Richard Ashcroft Wasting His Northern Soul




Ashcroft watching his spark float away.

Ashcroft watching his spark float away. Photo by haveweallgotthebends/Flickr



Those who saw fit to look beyond Parklife, (What’s The Story) Morning Glory?, The Bends, Different Class, Ladies and Gentleman We Are Floating in Space, and numerous other landmarks of British guitar music in the 90s, would have likely come across Urban Hymns. Often referred to as ‘the one with “Bittersweet Symphony” on it’, The Verve’s third studio album is too frequently overlooked in spite of its other fantastic singles, and certainly deserves a better legacy. Unfortunately, former frontman Richard Ashcroft hasn’t exactly helped the cause. “A Song For The Lovers”, his first single as a solo artist, was a misleading success: Ashcroft’s solo career hasn’t been as dreadful as it has been a total non-entity, and his latest release does nothing to improve things.

There’s very little on These People to inspire a great amount of interest. Even die-hard fans will struggle to draw any comparisons in quality to the likes of “Sonnet”, “The Drugs Don’t Work”, or even some of Ashcroft’s early solo work. “This is How It Feels” is a decent anthem, and works well as a lead single, but upon realising that this is as good as the album gets, you wonder how such a capable songwriter has fallen quite so far. Ashcroft still possesses one of the most distinctive voices in rock music, so it’s a great shame that he sings in such a routine tone that barely gives his vocal chords a stretch. Herein lies the albums biggest pitfall: despite Ashcroft fiddling with elements of electronic music (creating a hugely artificial sheen that is impossible to move past), These People is just so safe and benign. Even the album’s best moments are middle of the road, and will likely fail to stimulate anyone at a concert.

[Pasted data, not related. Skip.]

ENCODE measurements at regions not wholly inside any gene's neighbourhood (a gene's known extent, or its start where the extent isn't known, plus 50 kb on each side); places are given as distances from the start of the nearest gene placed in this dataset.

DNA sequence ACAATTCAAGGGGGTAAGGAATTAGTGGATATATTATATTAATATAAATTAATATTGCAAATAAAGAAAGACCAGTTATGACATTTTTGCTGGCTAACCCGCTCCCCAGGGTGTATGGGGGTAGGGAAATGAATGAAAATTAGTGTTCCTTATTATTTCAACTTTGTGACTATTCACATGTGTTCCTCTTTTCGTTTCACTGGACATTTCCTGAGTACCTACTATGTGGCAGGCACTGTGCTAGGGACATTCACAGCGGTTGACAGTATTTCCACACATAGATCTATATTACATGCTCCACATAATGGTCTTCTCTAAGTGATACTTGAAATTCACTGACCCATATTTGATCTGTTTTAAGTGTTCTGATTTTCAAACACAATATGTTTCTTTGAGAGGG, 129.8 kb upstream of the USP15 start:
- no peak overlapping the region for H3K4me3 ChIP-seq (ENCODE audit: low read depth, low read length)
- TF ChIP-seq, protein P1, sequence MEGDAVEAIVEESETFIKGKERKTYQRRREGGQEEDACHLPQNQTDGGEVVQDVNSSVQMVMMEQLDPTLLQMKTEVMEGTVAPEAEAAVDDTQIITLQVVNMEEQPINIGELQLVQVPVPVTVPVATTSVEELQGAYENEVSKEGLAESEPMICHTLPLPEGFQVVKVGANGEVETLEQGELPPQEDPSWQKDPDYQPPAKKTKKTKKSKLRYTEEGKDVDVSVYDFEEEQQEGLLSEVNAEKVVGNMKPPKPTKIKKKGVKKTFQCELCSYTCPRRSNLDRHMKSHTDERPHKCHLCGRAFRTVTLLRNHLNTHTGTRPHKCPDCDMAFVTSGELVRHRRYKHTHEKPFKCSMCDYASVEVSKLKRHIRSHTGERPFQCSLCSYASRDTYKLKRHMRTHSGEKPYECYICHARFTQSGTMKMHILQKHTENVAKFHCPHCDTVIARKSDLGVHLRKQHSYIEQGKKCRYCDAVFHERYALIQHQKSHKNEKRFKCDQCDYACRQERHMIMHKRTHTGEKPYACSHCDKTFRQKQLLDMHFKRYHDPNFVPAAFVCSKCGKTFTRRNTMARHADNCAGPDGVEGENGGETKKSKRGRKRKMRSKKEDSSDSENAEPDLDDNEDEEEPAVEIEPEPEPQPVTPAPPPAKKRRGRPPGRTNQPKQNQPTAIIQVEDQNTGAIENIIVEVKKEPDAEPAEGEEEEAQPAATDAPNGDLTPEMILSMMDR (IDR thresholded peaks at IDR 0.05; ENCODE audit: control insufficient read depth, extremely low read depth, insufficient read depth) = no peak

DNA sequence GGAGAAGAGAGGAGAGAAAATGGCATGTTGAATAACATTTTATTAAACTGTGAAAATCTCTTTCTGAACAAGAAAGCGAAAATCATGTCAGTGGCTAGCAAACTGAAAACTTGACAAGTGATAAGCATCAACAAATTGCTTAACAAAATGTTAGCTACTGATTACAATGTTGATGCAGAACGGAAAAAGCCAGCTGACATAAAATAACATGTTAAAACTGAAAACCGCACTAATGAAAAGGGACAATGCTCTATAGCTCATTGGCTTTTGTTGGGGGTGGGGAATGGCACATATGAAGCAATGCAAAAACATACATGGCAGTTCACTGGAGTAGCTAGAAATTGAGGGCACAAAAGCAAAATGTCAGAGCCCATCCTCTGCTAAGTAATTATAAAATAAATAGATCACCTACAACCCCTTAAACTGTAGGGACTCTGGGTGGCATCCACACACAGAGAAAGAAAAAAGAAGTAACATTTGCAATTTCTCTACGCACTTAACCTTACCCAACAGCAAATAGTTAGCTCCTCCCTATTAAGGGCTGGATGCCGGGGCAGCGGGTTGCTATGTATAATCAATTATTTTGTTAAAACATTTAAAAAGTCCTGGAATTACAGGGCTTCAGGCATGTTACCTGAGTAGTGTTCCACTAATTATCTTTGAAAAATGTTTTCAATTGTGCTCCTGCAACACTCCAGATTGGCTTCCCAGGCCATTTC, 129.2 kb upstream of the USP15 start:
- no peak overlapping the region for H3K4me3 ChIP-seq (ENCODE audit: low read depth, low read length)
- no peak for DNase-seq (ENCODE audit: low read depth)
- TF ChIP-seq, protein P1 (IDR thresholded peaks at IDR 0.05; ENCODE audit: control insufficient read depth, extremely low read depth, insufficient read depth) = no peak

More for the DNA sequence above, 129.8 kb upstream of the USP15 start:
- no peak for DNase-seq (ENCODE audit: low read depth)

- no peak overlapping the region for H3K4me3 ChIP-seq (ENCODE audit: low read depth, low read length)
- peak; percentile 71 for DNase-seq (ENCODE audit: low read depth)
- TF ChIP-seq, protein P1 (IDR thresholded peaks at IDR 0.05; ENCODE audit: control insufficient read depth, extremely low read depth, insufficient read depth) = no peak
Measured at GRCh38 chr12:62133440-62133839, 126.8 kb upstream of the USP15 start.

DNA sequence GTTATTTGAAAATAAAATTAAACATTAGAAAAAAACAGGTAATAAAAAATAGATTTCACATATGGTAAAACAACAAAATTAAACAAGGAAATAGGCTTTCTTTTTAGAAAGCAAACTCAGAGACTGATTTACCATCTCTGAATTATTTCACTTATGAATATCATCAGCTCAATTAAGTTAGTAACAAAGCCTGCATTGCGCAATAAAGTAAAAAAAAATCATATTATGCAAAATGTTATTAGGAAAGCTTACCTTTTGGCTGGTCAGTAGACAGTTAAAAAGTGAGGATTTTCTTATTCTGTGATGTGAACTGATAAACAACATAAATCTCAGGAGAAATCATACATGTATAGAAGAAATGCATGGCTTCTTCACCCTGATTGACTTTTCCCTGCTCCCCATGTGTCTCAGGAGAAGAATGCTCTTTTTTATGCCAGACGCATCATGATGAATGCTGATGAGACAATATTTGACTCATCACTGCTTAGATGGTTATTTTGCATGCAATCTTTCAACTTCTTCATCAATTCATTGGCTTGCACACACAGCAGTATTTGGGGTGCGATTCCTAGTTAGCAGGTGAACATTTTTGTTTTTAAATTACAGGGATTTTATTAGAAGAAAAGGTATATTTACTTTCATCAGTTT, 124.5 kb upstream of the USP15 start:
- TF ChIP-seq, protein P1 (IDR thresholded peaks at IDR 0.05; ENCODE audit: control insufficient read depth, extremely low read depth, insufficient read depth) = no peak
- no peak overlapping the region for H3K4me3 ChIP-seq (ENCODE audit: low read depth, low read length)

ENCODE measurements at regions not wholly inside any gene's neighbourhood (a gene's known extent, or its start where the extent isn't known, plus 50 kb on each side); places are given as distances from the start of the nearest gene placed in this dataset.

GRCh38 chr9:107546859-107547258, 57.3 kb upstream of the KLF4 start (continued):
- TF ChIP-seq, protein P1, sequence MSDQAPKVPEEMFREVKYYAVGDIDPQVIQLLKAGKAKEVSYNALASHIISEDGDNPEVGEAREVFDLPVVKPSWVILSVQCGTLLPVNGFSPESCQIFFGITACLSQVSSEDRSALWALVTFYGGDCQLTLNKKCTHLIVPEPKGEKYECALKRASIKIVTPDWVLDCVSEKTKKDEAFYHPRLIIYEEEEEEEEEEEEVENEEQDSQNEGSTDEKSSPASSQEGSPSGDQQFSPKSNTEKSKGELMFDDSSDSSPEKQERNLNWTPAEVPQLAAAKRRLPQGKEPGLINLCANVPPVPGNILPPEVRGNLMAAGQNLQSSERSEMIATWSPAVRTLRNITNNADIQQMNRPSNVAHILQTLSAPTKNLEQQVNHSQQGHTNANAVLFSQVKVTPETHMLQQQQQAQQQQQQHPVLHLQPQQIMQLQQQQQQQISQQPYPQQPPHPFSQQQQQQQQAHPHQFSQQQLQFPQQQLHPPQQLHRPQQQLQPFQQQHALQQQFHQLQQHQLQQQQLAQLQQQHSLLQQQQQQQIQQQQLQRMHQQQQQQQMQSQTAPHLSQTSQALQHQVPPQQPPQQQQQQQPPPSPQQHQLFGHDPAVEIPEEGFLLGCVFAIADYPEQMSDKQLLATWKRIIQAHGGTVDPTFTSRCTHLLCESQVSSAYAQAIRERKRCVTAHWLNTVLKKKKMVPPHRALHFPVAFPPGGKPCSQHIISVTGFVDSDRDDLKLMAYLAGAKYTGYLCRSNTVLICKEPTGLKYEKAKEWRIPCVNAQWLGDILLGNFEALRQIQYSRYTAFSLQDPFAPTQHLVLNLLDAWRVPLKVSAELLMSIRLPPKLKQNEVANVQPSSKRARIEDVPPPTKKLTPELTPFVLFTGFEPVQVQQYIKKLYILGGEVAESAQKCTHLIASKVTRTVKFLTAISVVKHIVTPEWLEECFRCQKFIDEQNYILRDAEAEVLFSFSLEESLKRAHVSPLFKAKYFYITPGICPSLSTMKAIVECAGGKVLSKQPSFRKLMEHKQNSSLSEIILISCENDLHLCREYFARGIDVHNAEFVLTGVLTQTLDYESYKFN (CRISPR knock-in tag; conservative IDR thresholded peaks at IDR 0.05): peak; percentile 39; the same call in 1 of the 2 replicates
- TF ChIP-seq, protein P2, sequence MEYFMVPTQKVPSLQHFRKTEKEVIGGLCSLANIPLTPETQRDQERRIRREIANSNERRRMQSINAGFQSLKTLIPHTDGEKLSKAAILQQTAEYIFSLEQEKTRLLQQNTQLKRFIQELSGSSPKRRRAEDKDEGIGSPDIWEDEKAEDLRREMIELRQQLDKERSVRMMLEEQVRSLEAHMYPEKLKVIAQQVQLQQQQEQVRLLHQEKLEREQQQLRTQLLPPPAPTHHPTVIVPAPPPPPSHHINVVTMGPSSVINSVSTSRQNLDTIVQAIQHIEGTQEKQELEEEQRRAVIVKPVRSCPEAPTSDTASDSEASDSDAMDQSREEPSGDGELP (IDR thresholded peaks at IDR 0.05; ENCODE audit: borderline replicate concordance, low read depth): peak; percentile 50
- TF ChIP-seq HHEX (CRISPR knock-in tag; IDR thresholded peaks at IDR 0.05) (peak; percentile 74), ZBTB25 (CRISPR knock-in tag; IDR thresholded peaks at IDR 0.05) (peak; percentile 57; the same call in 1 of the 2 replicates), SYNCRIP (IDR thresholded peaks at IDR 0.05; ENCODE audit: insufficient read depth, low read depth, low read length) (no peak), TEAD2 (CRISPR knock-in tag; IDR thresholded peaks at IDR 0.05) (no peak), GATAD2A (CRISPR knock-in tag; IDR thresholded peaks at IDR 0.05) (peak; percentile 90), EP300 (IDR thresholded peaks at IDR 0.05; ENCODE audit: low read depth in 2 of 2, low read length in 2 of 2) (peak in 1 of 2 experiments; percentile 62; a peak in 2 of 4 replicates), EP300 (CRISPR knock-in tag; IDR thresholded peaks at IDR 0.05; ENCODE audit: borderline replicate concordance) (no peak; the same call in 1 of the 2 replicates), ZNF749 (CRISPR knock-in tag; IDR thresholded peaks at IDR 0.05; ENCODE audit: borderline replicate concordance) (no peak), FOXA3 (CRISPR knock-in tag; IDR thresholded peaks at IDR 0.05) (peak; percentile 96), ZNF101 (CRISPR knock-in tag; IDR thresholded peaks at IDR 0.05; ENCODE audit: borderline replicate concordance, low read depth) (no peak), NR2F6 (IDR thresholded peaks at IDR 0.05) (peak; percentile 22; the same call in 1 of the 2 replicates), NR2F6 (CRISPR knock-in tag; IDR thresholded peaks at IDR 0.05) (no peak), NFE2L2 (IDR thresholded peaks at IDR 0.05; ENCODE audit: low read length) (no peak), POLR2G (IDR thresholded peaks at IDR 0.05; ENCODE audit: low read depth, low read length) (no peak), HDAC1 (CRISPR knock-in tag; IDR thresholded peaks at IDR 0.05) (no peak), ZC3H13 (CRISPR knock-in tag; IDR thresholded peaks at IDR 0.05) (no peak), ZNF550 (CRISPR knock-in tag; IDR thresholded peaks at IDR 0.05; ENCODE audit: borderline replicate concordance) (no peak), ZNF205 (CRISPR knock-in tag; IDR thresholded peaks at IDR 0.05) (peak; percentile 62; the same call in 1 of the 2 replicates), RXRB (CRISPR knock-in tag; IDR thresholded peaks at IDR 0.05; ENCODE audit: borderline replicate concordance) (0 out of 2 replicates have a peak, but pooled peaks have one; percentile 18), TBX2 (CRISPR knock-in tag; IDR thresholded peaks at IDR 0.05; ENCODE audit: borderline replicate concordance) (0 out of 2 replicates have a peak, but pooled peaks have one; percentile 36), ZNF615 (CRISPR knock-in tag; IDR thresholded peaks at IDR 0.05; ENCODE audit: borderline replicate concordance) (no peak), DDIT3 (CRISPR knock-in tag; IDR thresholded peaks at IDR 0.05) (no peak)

These People is not awful, but it’s not close to being good either. There are plenty of ideas here, but none that feel truly developed. The string arrangements sound dated, placed with a predictability that suggests a severe lack of confidence in the core songwriting itself. It’s a messy affair that boasts no real highlights. I suggest anyone who’s remotely curious should check out “This is How It Feels”, and stop right there. Better still, just put on Urban Hymns again. And again.